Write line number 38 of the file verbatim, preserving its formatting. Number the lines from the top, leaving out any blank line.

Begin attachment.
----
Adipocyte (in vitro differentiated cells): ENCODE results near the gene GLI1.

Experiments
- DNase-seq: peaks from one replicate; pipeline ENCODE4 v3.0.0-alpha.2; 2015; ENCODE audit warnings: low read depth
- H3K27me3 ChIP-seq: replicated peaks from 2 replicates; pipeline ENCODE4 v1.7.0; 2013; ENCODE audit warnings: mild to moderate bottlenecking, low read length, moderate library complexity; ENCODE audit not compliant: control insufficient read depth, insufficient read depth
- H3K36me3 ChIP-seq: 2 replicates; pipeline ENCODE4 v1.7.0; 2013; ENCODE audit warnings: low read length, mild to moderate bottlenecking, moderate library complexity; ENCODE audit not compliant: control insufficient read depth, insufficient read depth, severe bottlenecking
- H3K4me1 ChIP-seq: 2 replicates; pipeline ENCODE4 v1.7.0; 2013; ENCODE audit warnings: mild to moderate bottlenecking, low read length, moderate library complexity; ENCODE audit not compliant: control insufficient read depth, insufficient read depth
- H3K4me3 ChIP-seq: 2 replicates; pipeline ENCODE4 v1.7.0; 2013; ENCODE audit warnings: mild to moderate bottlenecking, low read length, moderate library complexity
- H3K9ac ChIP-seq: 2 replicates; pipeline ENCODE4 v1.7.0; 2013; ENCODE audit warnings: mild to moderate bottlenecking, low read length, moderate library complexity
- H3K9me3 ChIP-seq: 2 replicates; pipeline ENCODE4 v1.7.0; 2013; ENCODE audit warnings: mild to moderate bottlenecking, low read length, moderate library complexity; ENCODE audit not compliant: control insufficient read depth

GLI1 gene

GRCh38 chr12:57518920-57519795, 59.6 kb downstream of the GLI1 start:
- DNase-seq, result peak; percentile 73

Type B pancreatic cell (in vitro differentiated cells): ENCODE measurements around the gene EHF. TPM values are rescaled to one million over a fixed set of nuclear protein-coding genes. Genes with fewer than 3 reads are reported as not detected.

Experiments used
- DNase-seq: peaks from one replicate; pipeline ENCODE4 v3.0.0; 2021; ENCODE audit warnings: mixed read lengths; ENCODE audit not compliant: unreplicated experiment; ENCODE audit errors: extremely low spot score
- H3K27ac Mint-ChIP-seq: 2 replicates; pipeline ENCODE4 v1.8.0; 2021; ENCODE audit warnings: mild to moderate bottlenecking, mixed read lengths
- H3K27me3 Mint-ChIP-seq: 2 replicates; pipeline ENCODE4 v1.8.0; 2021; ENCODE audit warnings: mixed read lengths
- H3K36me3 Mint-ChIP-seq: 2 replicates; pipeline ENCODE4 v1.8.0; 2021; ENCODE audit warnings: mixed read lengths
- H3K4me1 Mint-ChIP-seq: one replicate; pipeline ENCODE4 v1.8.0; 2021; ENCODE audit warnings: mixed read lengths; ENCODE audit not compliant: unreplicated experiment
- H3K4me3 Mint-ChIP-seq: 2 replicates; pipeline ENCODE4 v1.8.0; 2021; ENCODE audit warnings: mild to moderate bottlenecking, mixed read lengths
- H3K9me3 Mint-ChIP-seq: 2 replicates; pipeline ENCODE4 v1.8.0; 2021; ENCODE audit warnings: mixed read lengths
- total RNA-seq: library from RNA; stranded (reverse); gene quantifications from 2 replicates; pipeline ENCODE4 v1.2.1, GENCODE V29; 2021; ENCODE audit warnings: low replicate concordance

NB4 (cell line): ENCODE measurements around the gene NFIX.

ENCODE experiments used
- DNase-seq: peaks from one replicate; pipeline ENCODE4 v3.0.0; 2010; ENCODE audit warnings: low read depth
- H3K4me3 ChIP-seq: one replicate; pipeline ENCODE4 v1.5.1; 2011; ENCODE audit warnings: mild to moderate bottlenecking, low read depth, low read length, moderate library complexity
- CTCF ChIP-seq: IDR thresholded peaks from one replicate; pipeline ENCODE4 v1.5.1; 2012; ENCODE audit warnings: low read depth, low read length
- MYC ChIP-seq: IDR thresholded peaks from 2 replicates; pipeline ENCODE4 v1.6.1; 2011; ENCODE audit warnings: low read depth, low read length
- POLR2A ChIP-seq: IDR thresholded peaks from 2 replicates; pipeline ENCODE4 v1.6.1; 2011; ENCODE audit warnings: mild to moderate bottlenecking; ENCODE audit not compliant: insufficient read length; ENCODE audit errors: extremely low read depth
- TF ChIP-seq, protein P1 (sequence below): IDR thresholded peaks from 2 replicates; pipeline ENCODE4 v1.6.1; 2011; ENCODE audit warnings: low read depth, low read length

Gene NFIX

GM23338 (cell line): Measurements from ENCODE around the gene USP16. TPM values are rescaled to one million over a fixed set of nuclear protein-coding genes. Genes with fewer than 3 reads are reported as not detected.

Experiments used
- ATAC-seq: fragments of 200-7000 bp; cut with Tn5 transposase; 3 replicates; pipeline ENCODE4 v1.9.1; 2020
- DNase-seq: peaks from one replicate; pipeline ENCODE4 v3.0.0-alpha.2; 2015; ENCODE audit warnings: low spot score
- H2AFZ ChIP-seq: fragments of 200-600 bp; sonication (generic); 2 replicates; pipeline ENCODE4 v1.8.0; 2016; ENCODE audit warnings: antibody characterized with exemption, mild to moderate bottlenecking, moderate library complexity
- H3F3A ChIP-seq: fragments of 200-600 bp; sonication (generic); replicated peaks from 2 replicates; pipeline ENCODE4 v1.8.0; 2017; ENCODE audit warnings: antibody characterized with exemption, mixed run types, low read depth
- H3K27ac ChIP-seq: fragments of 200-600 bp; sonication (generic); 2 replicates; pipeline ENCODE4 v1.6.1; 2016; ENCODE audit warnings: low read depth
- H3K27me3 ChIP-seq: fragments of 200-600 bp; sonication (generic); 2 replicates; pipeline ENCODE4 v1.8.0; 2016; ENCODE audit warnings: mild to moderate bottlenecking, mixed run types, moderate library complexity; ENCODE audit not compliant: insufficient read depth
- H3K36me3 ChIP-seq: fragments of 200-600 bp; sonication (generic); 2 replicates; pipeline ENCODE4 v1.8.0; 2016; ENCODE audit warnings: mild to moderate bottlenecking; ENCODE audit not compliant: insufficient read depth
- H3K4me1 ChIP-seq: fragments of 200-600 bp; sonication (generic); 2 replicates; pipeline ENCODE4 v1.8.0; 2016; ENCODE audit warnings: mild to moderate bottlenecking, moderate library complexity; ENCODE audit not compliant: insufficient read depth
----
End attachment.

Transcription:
- H3K27ac ChIP-seq: fragments of 200-600 bp; sonication (generic); 2 replicates; pipeline ENCODE4 v1.6.1; 2016; ENCODE audit warnings: low read depth